Monday, 4 June 2018

Insect of the Week (June 4, 2018) - Wireworms

This week's Insect of the Week is a frustrating pest of many crops: wireworm. Wireworms are the soil-dwelling larval stage of the click beetles (Elateridae). There are hundreds of click beetle species in the prairies, but the term wireworm refers to those that are pests, which in Canada is approximately 20 species.  With the loss of effective insecticides (e.g. lindane), wireworms have re-emerged in recent years as primary pests of potato, cereals, and vegetables. On the prairies, we have 3 predominant pest species (Selatosomus destructor, Limonius californicus, and Hypnoidus bicolor; see photo), and their larvae vary (among other things) in life history (2-7 years), color (white to orange), cuticle thickness, distribution, behaviour, and susceptibility to insecticides.

Wireworms are patchy in distribution, difficult to monitor, and difficult to kill. We have a lot to learn about these resilient pests. Since the mid-1990’s AAFC has had a national research team (Bob Vernon et al.) screening for effective insecticides and developing trapping and monitoring methods, cultural controls (e.g., crop rotation), and biocontrols to manage the adult and larval forms of these pests.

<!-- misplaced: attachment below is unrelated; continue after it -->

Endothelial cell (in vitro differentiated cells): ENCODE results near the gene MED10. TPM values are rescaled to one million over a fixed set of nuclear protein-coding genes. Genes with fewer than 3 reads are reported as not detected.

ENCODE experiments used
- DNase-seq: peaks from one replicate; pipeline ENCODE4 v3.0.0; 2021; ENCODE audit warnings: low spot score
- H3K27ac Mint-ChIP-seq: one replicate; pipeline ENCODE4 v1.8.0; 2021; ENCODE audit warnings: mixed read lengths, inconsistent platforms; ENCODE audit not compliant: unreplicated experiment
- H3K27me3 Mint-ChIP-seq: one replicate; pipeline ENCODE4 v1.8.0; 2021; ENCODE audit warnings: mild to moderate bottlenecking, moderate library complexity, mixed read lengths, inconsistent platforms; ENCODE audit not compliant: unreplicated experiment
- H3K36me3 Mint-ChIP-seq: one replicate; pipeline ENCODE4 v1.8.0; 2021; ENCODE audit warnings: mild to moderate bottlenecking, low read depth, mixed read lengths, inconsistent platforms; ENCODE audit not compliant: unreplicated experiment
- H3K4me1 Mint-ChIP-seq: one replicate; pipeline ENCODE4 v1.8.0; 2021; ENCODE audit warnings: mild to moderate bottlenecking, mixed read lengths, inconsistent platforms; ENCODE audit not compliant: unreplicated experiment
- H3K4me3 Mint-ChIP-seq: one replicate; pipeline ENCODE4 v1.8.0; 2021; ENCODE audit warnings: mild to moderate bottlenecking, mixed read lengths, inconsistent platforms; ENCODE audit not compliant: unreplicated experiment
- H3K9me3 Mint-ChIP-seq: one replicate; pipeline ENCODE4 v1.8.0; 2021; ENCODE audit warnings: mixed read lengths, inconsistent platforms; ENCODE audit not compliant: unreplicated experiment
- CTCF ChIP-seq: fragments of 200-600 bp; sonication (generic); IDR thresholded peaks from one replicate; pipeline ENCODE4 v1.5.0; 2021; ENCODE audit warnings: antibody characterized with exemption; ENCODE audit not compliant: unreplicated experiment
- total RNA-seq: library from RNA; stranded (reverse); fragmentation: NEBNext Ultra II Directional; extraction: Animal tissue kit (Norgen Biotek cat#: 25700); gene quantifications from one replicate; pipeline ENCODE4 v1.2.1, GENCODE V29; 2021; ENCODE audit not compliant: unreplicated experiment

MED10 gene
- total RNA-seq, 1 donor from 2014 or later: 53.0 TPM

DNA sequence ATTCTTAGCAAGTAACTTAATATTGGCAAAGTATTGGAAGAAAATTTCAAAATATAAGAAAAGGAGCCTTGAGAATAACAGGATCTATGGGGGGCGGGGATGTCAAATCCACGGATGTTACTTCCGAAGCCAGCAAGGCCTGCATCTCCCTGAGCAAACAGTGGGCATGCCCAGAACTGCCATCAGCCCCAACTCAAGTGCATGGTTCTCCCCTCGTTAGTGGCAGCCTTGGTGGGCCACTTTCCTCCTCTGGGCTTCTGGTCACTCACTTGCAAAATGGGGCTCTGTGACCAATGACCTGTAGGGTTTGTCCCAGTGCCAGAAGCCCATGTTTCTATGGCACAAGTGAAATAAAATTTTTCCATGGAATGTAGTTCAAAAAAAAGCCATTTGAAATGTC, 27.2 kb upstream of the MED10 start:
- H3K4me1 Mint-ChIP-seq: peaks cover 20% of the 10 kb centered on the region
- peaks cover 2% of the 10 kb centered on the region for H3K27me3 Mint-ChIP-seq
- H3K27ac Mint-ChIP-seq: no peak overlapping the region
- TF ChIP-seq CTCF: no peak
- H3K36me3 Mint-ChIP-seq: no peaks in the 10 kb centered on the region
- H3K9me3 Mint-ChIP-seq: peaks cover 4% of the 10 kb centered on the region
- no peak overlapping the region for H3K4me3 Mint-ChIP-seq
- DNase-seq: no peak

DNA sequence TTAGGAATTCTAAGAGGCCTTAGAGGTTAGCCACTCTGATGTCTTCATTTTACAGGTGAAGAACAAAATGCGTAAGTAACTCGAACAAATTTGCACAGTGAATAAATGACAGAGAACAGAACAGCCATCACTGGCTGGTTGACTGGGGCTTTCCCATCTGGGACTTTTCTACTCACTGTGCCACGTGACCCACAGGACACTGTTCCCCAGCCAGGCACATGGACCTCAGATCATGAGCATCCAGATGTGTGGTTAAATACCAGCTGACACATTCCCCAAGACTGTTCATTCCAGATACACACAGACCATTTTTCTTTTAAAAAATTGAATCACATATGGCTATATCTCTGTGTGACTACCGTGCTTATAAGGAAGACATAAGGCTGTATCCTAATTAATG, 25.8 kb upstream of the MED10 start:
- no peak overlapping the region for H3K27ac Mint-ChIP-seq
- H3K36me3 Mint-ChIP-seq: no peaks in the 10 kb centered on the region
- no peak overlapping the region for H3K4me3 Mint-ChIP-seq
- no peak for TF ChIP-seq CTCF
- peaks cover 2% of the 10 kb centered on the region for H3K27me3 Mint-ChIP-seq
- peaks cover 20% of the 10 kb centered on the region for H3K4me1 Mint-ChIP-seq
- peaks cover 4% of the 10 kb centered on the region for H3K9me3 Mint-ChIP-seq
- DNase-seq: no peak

For more information about wireworms, check out our Insect of the Week page!
The three most troublesome wireworm species on the prairies in their adult
and larval stages. Note the different sizes and colours. From left to right,
S. destructor, L. californicus, H. bicolor.
Photo by David Shack, AAFC-Lethbridge.
For more information, please contact Dr. Haley Catton (AAFC-Lethbridge) or Dr. Wim van Herk (AAFC-Agassiz)

Also link here to access a summary of Wireworm surveying (2004-2017) conducted across the Canadian prairies by van Herk and Vernon (AAFC-Agassiz).